In this post-pandemic job market, the differences between skilled, semi-skilled, and unskilled labor could not be more noticeable. A shift has taken place in the labor market due to the two-plus years of the Covid-19 pandemic that has occurred, along with the supply chain crisis of not being able to get goods delivered where or when they are needed. So, we wanted to put together some skilled labor examples for you to truly understand the difference.
There seem to be a million jobs available but not enough of the right type of workers to fill the needed positions. These include all three categories of labor: skilled, semi-skilled, and unskilled. Demographics show that many workers are at, or close enough to (think Baby Boomer generation), the retirement age and are retiring. During the last couple of eye-opening years, laborers are now demanding better pay and more flexible working conditions. Now is a crucial time to understand the differences between the laborers in this new market, in this new world.
Skilled Labor Examples
Skilled labor has needs that are based on more education, experience, and expertise than un-skilled or even semi-skilled labor. A certain amount of study in a particular field or industry is required to serve as a base foundation for the important roles they will take on in their daily jobs. Specific training and education are needed before skilled laborers are ready to begin a new career in the skilled labor force. Skilled laborers typically have a college degree and/or a specialized degree. Skilled labor examples include carpenters, police officers, firemen, doctors, nurses, lawyers, ironworkers, millwrights, welders, plumbers, drywall hangers, turbine mechanics, and installers of insulation materials. Other skilled labor examples include travel agents, administrative/executive assistants, electricians, chefs/cooks, computer operators and coders, financial advisors, and sales representatives. All these skilled labor examples require some degree of formal education so they can be successful in their chosen industry. They have to know well the tasks they will be asked to perform.
Most semi-skilled laborers have a high school diploma and maybe a few college courses to their credit, along with an earned training certificate or two in the field they wish to specialize in. The jobs offered to semi-skilled workers typically do not require any extensive training or specific education degrees.
The line between semi-skilled and skilled labor can become a bit blurry at times, just depending on the responsibilities of the position. An administrative assistant or office worker can do quite well with or without an advanced education, depending on the aptitude of the individual and the specifics that the job will need. The skillset of semi-skilled workers is typically transferrable and useful in more than one role. Examples of semi-skilled labor include bartenders, truck drivers, taxi drivers, flight attendants, security guards, retail sales personnel, and waiters, just to name a few. All these occupations also require effective communication skills. While these positions do not require as much specificity as skilled labor occupations, they do require some formal training, and more knowledge than un-skilled labor roles require.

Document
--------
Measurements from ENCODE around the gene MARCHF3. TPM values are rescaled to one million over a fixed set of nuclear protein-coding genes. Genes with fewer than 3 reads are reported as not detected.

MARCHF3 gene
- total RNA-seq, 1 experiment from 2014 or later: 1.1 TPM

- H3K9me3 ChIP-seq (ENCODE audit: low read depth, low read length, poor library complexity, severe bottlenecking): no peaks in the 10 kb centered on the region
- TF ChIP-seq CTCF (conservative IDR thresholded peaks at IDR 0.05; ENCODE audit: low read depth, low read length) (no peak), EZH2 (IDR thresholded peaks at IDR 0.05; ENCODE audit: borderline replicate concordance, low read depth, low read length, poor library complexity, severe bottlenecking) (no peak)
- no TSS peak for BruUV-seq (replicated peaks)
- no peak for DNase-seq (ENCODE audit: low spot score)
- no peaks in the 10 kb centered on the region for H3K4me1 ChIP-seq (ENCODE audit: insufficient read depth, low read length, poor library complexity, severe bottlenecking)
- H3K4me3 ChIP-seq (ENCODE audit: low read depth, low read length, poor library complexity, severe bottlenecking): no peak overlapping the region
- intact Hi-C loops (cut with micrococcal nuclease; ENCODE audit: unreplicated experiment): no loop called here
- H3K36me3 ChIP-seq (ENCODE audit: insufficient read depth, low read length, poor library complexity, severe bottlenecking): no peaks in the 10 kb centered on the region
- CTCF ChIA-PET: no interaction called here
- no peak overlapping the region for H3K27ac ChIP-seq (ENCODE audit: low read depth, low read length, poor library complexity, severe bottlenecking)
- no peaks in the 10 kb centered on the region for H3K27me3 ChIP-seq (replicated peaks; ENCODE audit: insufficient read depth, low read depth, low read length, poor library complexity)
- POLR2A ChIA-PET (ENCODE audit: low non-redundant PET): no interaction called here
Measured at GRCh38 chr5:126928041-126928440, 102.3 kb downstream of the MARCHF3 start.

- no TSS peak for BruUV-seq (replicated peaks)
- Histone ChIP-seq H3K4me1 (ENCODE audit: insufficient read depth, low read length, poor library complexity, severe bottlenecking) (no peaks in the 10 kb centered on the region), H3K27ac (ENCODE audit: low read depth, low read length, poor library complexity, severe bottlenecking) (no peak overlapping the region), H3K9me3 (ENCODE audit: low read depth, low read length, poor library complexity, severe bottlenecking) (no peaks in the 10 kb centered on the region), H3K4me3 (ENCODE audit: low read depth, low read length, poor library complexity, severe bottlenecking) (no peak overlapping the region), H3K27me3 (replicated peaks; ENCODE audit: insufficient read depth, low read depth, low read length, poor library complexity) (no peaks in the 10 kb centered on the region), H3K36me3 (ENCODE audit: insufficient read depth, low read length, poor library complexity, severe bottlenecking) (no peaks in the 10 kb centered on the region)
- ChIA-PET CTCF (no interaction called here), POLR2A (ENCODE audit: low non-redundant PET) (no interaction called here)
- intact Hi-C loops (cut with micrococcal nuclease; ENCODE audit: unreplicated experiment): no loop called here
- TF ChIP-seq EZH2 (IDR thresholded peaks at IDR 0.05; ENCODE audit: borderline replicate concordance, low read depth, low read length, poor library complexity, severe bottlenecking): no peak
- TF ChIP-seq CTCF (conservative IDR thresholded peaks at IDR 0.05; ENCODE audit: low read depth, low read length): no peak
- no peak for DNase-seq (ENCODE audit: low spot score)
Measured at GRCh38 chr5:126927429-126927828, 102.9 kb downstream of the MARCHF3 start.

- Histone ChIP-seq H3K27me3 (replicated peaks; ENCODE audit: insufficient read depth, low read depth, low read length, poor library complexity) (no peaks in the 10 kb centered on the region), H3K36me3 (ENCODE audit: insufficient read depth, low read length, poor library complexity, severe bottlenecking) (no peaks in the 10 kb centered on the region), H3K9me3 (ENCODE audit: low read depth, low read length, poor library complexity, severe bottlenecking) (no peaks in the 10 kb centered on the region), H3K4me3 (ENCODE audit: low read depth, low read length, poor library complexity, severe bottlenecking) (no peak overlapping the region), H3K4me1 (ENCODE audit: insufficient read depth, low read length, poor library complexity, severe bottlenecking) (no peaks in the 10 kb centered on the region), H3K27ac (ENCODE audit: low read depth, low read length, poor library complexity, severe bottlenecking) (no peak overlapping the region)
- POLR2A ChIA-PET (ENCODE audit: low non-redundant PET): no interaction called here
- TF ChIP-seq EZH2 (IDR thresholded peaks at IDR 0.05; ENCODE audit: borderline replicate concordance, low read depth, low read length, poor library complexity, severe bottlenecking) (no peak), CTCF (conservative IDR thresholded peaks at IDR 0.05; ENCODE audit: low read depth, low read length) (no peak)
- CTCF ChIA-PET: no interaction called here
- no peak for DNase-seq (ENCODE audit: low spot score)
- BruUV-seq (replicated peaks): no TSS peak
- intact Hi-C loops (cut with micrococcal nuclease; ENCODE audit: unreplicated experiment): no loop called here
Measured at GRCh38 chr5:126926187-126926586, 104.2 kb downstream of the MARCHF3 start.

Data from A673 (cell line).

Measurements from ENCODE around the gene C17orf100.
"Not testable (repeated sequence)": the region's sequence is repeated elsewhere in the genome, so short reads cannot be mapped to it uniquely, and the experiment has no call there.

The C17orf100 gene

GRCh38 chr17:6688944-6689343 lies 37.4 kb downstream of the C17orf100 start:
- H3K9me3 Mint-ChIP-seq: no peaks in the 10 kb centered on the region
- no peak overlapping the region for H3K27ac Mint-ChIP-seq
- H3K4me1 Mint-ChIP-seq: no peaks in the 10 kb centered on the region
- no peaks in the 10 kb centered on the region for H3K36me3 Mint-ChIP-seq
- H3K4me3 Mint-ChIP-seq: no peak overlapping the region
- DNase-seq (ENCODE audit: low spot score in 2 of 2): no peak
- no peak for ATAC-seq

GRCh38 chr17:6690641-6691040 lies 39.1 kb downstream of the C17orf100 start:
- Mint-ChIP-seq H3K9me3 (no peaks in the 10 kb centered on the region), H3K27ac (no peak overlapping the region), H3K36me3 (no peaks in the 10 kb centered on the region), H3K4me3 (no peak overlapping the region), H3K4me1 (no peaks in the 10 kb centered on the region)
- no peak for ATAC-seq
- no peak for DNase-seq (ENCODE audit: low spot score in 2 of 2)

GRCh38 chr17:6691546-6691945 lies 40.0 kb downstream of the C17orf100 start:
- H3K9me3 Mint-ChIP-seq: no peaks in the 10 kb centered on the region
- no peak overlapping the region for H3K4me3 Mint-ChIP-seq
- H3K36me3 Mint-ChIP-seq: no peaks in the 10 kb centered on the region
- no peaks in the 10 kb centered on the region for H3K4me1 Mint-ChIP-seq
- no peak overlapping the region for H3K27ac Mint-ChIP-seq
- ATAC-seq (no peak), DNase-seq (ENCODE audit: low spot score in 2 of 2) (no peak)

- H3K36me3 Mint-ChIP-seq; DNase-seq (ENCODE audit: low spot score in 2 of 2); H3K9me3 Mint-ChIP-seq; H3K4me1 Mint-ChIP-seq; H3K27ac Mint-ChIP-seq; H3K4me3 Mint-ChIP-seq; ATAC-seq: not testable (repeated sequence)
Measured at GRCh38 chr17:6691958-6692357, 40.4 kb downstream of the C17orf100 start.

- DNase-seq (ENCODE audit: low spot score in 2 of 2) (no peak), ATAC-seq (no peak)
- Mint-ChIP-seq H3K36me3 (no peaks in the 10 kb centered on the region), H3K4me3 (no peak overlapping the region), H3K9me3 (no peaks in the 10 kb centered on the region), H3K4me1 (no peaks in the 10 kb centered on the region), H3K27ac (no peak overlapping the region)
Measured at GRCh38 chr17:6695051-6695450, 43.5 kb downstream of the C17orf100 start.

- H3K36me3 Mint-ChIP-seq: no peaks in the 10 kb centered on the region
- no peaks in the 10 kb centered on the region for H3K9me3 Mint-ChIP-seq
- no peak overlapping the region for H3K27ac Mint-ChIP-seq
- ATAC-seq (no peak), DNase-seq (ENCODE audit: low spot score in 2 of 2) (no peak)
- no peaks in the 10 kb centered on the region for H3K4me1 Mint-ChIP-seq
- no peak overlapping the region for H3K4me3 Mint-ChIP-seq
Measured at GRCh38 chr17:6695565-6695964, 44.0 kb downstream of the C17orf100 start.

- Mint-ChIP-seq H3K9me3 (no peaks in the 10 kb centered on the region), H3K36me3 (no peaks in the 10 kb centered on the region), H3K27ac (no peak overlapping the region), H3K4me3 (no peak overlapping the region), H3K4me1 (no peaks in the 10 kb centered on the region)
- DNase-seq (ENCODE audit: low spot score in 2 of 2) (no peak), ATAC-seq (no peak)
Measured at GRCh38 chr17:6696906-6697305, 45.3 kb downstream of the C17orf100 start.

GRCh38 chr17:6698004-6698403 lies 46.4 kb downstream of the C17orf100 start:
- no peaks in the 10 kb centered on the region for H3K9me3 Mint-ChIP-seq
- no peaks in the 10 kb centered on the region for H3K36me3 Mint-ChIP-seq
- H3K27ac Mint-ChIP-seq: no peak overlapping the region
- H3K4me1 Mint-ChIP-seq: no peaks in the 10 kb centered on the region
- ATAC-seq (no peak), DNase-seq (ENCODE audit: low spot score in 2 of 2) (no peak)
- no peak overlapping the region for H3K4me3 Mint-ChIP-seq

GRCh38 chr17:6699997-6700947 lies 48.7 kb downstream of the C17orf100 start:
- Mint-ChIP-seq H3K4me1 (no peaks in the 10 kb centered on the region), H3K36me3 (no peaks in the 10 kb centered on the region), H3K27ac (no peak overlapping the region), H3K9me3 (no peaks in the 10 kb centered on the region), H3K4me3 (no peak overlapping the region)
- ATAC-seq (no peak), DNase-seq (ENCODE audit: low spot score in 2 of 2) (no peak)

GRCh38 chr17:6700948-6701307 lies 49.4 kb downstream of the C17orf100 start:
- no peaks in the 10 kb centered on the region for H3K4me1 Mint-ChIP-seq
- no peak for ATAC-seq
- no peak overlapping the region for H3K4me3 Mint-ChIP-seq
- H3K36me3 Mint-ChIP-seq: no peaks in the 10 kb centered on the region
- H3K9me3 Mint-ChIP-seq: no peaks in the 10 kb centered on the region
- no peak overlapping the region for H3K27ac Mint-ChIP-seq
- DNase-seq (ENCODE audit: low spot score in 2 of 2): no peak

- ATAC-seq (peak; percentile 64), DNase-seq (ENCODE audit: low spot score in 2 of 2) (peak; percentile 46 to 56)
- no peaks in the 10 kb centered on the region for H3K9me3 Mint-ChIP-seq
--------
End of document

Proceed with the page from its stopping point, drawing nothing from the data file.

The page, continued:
The “unskilled labor” category by no means implies that the individual doesn’t need to have any skills. It simply means the individual doesn’t have any formal or specific education or training background in any particular industry. Un-skilled laborers are very important to the job market. Un-skilled workers are able to learn on the job, typically with a degree of physicality involved, such as those who work as janitors, fast food workers, maids, furniture movers, etc. Un-skilled laborers should have an aptitude to learn and be able to follow directions/instructions. They should also be patient and have a good attitude to be successful. Those in the unskilled labor category can always move into the semi-skilled or skilled category if they pursue formal education in their field of interest.
Many businesses are being forced to close due to a shortage of qualified workers and/or workers who are willing to work in unskilled jobs. All job roles are important. We need every worker to help stabilize our economy. Never has there been a more crucial time to talk with Labor for Hire about the industry needs for the position you are interested in. Never has there been a more crucial time to let Labor for Hire help guide you in the right direction. LFH also provides OSHA (Occupational Safety and Health Administration) training as it relates to safety in the work position you undertake. Call Labor for Hire today at 1-561-585-9859 or toll-free at 1-866-648-6650. The best place to start is Labor for Hire.